Book Review: Swashbucklers by Dan Hanks. null
Book Review: Swashbucklers by Dan Hanks. null
Published: 9th November 2021
Page Count: 400
When Cisco Collins returns to his home town thirty years after saving it from being swallowed by a hell mouth opened by an ancient pirate ghost, he realises that being a childhood hero isn't like it was in the movies. Especially when nobody remembers the heroic bits - even the friends who once fought alongside him. Struggling with single parenting and treated as bit of a joke, Cisco isn't really in the Christmas spirit like everyone else. A fact that's made worse by the tendrils of the pirate's powers creeping back into our world and people beginning to die in bizarre ways. With the help of a talking fox, an enchanted forest, a long-lost friend haunting his dreams, and some 80s video turned into weapons, Cisco must now convince his friends to once again help him save the day. Yet they quickly discover that being a ghostbusting hero is so much easier when you don't have schools runs, parent evenings, and nativity plays to attend. And even in the middle of a supernatural battle, you always need to bring snacks and wipes...

I couldn’t hit the apply button fast enough for Swashbucklers after the synopsis. I mean, seriously. A Hellmouth, unknown hero returning to their hometown, 80s video games, an enchanted forest AND a talking fox?! And that’s me just picking out my favourite bits; it’s not even everything that is promised. Either this book was going to be one hell of a ride (pun completely intended) or it was going to epically fail… thankfully it didn’t. Read on to find out why Swashbucklers needs to get added to your TBR right now.

This book was provided for free by NetGalley and the publishers in exchange for an honest review. Many thanks to NetGalley and Angry Robot for the opportunity to read this book!


Content Warning


There are some dark moments in the novel, including references to painful torture that happened in the past. There is a general theme of anxiety and depression, of not feeling good enough and being a failure, which may trigger a reaction for some people.

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Book Review: Swashbucklers by Dan Hanks. null

The Review

There are plenty of epic fails in Swashbucklers, it’s just not the actual book that fails. Cisco Collins once saved his entire hometown from being sucked into hell by an evil ghost – the problem is no one remembers it. Not even his best friends, and so when he heads back home with his kid in tow after his marriage breaks down, he’s not in great form. He remembers a lot of things they don’t, and all the town remembers is how he blew up their school. It’s very reminiscent of Buffy the Vampire Slayer in that respect, apart from the Scooby Gang isn’t a bunch of teenagers. They’re parents in their forties with kids and that gives Swashbucklers an entirely different dynamic, which parents will love because Hanks has not glossed over any of the realities of parenthood at all.

Need to go monster hunting? Sure, but you need to make sure you’ve got a babysitter first. Monster attack while you’re out with the family? The children don’t sit still or patiently wait while you deal with evil ghosts, expect to be dealing with vomiting and other parenting chaos. Add in other parents and their offspring, and you’re on double parent duty, whether it’s for the adults or the kids depends on the situation…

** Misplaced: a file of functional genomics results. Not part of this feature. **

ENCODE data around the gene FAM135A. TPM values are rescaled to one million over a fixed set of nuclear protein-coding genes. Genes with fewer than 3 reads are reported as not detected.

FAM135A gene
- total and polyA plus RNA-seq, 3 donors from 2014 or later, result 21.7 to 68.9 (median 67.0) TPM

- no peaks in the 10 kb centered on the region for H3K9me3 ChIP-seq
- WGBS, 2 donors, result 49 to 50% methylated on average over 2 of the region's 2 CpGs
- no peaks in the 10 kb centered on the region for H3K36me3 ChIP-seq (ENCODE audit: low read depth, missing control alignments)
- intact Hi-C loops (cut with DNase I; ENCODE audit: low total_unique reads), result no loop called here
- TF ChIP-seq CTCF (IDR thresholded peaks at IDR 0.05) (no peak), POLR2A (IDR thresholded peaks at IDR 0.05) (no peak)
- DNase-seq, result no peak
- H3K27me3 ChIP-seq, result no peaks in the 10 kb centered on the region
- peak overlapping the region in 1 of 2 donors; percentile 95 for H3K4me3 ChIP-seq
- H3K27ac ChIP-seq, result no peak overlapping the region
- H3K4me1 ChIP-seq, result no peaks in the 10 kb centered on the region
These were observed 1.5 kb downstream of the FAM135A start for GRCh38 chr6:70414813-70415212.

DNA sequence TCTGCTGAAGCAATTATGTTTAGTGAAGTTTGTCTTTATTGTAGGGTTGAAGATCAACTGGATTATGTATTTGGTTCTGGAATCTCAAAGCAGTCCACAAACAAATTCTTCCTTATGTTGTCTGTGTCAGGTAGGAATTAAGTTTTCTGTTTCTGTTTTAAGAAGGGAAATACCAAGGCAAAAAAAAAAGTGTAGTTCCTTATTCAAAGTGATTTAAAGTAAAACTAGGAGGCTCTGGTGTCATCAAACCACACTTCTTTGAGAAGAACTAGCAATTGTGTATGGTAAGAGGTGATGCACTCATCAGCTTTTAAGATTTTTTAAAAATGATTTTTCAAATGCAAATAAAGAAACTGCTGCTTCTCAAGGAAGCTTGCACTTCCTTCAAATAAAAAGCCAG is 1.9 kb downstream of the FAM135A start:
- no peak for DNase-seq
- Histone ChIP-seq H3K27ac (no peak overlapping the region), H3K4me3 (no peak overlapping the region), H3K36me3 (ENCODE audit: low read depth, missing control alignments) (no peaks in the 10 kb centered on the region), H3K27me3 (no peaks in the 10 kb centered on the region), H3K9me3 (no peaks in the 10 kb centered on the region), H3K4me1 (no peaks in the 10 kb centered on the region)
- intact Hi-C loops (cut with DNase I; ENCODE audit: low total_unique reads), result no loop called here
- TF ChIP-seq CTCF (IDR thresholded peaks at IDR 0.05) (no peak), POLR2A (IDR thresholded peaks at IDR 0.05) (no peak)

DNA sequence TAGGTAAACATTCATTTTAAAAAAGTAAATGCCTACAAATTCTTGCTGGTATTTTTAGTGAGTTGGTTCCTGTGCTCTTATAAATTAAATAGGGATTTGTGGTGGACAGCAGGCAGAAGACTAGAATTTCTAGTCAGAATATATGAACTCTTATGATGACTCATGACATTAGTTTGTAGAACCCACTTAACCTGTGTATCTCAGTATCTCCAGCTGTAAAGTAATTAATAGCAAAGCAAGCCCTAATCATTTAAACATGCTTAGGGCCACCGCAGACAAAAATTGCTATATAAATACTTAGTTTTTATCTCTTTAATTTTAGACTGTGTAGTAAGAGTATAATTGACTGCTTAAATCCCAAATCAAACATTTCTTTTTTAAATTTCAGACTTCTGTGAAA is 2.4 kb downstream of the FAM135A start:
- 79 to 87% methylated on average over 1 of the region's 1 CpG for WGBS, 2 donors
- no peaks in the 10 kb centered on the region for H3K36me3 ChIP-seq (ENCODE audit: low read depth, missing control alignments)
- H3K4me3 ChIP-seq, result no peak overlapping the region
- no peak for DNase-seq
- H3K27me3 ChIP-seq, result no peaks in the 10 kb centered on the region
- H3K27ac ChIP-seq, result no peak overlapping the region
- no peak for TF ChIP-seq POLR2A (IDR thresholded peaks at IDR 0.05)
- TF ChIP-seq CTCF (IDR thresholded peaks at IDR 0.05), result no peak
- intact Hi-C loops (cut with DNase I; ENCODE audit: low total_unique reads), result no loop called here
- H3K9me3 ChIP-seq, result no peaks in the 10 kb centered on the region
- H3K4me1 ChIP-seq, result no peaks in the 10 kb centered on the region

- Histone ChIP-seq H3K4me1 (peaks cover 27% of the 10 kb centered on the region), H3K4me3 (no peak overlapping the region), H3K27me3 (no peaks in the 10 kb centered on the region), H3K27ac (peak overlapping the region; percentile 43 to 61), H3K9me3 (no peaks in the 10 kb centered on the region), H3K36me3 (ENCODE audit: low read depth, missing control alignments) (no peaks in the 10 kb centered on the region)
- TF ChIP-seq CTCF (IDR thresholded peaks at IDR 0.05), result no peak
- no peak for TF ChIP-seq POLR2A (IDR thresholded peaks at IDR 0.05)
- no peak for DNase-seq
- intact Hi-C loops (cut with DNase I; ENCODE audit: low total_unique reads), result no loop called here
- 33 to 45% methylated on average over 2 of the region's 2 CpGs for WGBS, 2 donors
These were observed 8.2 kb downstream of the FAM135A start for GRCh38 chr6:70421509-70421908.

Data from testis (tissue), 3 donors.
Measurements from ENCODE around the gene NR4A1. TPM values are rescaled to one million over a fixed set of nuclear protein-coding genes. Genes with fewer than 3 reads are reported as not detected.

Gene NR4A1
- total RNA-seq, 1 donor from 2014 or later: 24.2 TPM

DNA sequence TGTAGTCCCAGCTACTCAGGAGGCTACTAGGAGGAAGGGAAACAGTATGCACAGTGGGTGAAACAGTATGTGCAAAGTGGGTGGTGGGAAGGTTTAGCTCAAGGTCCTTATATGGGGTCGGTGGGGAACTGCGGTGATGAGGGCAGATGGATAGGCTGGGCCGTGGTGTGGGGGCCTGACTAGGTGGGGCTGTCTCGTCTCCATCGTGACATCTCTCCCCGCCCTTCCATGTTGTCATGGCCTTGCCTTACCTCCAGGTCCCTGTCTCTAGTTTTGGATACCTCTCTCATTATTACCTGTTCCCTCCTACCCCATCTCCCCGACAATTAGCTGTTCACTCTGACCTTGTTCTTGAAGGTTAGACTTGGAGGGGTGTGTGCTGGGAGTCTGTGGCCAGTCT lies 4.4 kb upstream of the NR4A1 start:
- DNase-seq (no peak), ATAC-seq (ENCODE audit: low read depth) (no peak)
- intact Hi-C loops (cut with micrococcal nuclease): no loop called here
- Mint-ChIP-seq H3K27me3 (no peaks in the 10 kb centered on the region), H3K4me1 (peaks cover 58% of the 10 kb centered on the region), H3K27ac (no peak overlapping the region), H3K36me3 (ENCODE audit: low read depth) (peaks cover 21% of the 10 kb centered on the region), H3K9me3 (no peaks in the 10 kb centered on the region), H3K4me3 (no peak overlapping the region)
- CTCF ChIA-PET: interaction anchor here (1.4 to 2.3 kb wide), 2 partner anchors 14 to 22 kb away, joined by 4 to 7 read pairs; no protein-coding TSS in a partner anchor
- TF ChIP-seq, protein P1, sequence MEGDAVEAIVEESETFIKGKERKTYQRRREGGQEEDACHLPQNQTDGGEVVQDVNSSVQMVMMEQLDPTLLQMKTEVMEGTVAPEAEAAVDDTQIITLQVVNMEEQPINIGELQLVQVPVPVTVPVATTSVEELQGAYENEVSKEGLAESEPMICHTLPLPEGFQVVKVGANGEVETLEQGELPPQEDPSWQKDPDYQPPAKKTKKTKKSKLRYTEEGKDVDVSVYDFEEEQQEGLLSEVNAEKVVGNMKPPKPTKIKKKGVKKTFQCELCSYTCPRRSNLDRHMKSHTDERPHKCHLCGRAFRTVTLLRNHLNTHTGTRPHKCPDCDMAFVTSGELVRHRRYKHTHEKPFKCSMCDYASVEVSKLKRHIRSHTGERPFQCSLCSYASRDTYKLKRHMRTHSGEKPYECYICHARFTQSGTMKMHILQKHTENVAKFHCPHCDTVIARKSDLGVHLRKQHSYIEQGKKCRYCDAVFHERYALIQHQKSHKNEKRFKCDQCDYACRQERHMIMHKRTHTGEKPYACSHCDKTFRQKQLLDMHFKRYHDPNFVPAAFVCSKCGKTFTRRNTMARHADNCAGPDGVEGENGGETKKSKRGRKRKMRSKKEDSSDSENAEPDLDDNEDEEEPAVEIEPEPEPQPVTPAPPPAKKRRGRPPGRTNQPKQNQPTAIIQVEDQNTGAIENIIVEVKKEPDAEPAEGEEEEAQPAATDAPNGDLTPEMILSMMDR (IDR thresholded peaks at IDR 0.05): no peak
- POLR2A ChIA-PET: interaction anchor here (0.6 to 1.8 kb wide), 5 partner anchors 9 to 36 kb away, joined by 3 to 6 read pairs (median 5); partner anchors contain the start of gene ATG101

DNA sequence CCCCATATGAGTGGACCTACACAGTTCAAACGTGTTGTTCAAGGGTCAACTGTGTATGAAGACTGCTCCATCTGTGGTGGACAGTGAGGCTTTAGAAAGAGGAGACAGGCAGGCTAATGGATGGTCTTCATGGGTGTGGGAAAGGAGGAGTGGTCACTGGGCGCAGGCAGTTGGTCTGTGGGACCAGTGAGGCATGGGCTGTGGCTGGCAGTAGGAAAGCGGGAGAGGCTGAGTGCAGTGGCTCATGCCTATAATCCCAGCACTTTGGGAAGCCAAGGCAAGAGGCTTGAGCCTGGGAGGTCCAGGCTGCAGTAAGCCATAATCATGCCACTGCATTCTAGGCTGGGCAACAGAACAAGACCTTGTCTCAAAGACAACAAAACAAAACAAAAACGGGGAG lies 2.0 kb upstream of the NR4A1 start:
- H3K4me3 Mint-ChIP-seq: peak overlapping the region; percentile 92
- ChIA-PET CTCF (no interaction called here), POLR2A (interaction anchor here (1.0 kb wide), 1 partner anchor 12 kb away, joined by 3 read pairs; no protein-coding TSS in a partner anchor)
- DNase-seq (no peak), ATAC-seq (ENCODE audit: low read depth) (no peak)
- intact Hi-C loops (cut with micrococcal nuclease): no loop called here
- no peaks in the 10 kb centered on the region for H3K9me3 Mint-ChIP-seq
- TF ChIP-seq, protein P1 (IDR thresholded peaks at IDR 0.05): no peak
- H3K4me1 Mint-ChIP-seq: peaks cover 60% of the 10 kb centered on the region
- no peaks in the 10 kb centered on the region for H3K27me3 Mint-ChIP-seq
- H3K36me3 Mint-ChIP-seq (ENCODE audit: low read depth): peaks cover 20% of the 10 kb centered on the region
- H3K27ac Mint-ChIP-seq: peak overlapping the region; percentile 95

Swashbucklers is a mix of genres, and it can be quite hard to pin down just one to describe it. There are elements of fantasy, science fiction and which Hanks has managed to blend together seamlessly along with retro video games and pop culture. In a nutshell, Swashbucklers is the retro pop culture novel you didn’t know you needed. It’s a love letter to the 80s, and readers who were born or grew up in the 80s will love the nostalgia. Gamers will appreciate Hanks’ imaginative weaponry concepts, which utilises old school to shoot pixels.

I completely expected Swashbucklers to be based in the US and was pleasantly surprised to find that it was set in the UK. That added another dynamic to the novel, which just made it even better for me. There is also a diverse cast of characters which hasn’t been made to feel posed. It’s just a normal everyday group of and friends who fight monsters in their spare time.

Book Review: Swashbucklers by Dan Hanks - My book review for Swashbucklers by Dan Hanks, the retro pop culture fantasy novel you didn't know you needed! null


There are so many layers to this book, and I feel like I have barely scratched the surface with them in this review. Swashbucklers isn’t just a novel about fighting monsters and ghosts. It’s about friendship, family, and finding yourself when you’ve lost everything. Cisco isn’t your conventional hero, he’s not a golden boy, and he often fails, especially as a father. This is a fun novel filled with and science fiction elements running rampant yet grounded firmly in reality, and that is what makes it so good.

About the author: Dan Hanks. null
Meet the Author

Dan Hanks

Hi, I’m Dan, author of Swashbucklers and Captain Moxley and the Embers of the Empire. I write books about ordinary people doing extraordinary things, usually involving archaeology, mythology, sarcastic quips, and a little bit of travelling between worlds.

You can find out more about his work over at his website. You can browse his books on Goodreads. Or connect with him on social media; he’s on Twitter!

Books by Dan Hanks

Interested in more books by Dan Hanks? Check out a selection of titles in my store.

Over to you

Thanks for my review for Swashbucklers!

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